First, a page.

The Development of the Humanitarian Crisis in Yemen

Yemen was already the poorest country in the Middle East before the outbreak of war in 2014 between the Houthi rebels and government forces. Since then Yemen has experienced the largest outbreak of cholera in the modern world and is on the brink of the harshest famine the world has seen for decades. Over 20 million people (out of a population of 28 million) are in need of help.

The fighting involves many groups of people and goes back many years. However, no single force is strong enough to rule the country, and the prospects of peace appear thin.

Yemen’s infrastructure has been badly damaged by a bombing campaign led by Saudi Arabia, as part of an international coalition that supports the Yemeni government. US and British military advisers help the Saudis to choose targets, and provide them with missiles and smart bombs, although many of these appear to miss their target.

The Houthis, a group of Shia rebels, are the main target. In 2014, with the help of Iran and a former dictator, Ali Abdullah Saleh, the Houthis moved out of northern Yemen into the south and took control of most of Yemen. The president, Abd Rabbo Mansour Hadi, fled—first to Aden and then to Saudi Arabia. At his request, the Saudis entered the conflict and helped push the Houthis back to the north of the country.

Coalition forces have targeted factories and warehouses storing food. They have also held up shipments of oil. The lack of fuel has shut down water-pumping stations, so people have had to use dirty sources. Cholera has spread, and the medicine to treat it is also been held up by port closures.

During the first six months of war, some 40 health centres were hit by the coalition forces. Amnesty International has accused the coalition of deliberately targeting civilians, hospitals, schools, markets and mosques, and of using imprecise weapons, such as cluster bombs.

More than 10,000 people have been killed in the fighting. This compares with about 400,000 in Syria, which partly explains why Yemen has had little media coverage compared with Syria. In addition, there was a wave of Syrian refugees into Europe which also heightened attention. However, many more Yemeni people have died from a lack of food and medicine, rather than directly from war.

The Yemen flag. ‘Black is said to stand for the dark days of the past, while white represents a bright future and red the blood of the struggle to achieve independence and unity.’ (Britannica)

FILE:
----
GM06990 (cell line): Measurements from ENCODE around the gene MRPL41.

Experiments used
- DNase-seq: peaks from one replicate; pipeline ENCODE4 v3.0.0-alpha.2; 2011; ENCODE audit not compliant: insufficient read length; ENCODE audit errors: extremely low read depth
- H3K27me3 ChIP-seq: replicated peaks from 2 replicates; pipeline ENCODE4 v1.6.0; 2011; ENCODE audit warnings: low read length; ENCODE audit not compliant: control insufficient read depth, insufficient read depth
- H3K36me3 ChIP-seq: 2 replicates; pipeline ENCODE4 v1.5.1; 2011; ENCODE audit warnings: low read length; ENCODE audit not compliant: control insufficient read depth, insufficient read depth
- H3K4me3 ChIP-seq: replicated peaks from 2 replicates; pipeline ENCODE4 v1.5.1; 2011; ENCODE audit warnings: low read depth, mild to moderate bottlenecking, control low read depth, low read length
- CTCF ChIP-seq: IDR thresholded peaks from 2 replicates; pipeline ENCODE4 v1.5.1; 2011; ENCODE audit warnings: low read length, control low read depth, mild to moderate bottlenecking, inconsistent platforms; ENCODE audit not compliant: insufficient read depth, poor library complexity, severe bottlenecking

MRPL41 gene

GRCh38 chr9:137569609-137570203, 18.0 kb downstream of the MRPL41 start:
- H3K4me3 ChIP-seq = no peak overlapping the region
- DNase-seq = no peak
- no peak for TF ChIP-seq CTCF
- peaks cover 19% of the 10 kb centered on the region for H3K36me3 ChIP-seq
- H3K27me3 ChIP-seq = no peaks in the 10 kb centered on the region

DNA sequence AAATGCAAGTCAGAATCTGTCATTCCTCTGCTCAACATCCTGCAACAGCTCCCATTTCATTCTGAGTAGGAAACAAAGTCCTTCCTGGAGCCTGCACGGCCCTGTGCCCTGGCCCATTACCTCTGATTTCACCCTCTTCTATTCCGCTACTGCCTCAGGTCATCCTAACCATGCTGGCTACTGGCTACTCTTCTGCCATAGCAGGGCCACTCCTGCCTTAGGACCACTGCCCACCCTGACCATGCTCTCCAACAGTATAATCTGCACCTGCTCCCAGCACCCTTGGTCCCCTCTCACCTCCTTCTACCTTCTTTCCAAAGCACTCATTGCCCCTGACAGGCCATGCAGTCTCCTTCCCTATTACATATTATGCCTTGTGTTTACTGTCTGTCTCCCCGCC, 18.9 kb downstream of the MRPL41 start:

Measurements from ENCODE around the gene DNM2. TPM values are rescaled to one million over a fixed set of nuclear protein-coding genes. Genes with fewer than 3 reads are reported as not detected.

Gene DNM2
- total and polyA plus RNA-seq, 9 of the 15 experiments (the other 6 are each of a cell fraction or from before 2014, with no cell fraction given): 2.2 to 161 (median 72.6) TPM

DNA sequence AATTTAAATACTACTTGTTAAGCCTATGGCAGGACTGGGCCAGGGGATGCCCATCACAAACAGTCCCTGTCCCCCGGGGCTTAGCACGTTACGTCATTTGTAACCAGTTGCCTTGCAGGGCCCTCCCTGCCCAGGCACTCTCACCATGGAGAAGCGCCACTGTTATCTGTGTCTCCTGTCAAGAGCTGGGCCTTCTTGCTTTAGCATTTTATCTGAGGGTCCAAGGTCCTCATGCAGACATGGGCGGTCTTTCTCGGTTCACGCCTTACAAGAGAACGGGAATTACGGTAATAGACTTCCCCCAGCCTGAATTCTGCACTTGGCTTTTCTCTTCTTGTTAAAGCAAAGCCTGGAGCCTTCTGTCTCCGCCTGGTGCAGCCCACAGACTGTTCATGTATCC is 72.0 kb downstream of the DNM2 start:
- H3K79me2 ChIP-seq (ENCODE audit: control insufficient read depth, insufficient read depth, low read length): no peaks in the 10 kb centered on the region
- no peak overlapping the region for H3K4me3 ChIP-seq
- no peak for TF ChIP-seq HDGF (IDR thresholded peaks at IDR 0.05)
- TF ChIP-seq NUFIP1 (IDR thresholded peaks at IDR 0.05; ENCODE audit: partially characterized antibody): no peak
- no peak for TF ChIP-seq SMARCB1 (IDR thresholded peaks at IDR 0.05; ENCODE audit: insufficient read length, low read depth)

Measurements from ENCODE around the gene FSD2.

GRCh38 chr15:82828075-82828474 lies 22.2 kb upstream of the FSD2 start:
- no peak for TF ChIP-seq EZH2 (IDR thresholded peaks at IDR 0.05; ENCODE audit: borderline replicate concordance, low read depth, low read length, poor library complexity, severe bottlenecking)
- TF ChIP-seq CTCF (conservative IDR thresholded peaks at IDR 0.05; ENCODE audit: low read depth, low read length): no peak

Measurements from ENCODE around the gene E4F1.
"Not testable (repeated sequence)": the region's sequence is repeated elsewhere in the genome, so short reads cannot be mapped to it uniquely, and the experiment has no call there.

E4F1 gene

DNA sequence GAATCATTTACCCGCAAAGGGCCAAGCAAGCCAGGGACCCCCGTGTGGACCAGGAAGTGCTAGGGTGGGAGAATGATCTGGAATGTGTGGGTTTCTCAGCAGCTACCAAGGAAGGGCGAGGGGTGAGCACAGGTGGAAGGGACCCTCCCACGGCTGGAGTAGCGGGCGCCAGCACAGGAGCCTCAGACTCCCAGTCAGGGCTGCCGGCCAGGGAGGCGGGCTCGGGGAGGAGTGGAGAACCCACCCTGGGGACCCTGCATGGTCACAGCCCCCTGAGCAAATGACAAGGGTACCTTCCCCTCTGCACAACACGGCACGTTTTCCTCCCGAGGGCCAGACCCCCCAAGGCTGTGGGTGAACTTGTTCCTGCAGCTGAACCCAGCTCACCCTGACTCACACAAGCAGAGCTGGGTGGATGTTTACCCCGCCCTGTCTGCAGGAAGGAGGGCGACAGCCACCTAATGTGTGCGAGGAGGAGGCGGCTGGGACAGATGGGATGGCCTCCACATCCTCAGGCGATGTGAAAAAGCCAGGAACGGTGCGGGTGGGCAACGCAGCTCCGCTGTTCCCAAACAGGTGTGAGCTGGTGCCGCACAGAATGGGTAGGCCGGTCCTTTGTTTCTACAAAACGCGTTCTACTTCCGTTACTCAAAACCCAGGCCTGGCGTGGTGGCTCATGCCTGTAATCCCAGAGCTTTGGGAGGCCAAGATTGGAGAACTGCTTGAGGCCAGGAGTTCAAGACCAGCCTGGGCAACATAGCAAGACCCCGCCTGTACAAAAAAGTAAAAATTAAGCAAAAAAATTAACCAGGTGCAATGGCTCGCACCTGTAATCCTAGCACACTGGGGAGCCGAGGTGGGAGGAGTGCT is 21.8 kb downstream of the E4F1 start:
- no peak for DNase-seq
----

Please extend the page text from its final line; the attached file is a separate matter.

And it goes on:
Some of the origins of today’s war date back to the 1960s—a civil war in the north and an uprising against British colonial forces in the south. Leaders in the north turned to religious leaders for their legitimacy, whereas those in the turned towards Marxism and the Soviet Union.

During the 1994 Civil war, Mr Saleh’s northern forces were victorious. The Zaydis, a Shia sect, which accounted for about 40% of the population became marginalised and from these developed the Houthis. Over time they became opposed to Saudi Arabia’s conservative religious influence and Yemen’s alliance with the USA on the ‘war on terror’. Between 2004 and 2010 hundreds of people died in fighting between government forces and the Houthis.

Following the Arab Spring, opposition to Mr Saleh’s rule came to a head in 2011. He stepped down as president in 2012, and was replaced by the then vice-president Hadi. The Houthis were still opposed to the government and boycotted the 2012 elections. Although the UN established a power-sharing deal between the government and the Houthis, the latter did not join. The Houthis did not have a plan for ruling Yemen. However, it was not just their lack of interest in ruling Yemen that led to the current crisis but the involvement of Saudi Arabia. The Saudis organised a coalition that included Egypt, Morocco, Jordan, Sudan, Kuwait, the UAE, Qatar and Bahrain, and they began striking Yemen in March 2015.

Both the Saudis and the Houthis have created misery in Yemen. The Houthis allegedly looted some $4 billion from the central bank, resulting in the government having to close schools and hospitals. Many civil servants were unpaid.

Yemen is seen by some commentators as a proxy war between Saudi Arabia (supporting the government) and Iran (supporting the Houthis). Iran appears to be arming the Houthis, just as the USA and the UK is supplying Saudi Arabia—the USA with $110 billion of ‘beautiful arms’ (Donald Trump, 2017). The war has also been a bonanza for Britain’s defence industry. The USA and UK have not only provided Saudi Arabia with arms, they have also prevented other countries from putting pressure on it.

On 5th December 2017 the former president Saleh was assassinated by Houthi rebels, in response to his switching sides and seeking peace with Saudi Arabia.

Thus, the situation in Yemen is catastrophic, hazardous, complex, and paradoxical. Some companies are making money out of a situation where cholera and malnutrition are affecting the lives of millions of people. Despite this looming humanitarian crisis, little is being done (or being allowed) to help the Yemeni population.



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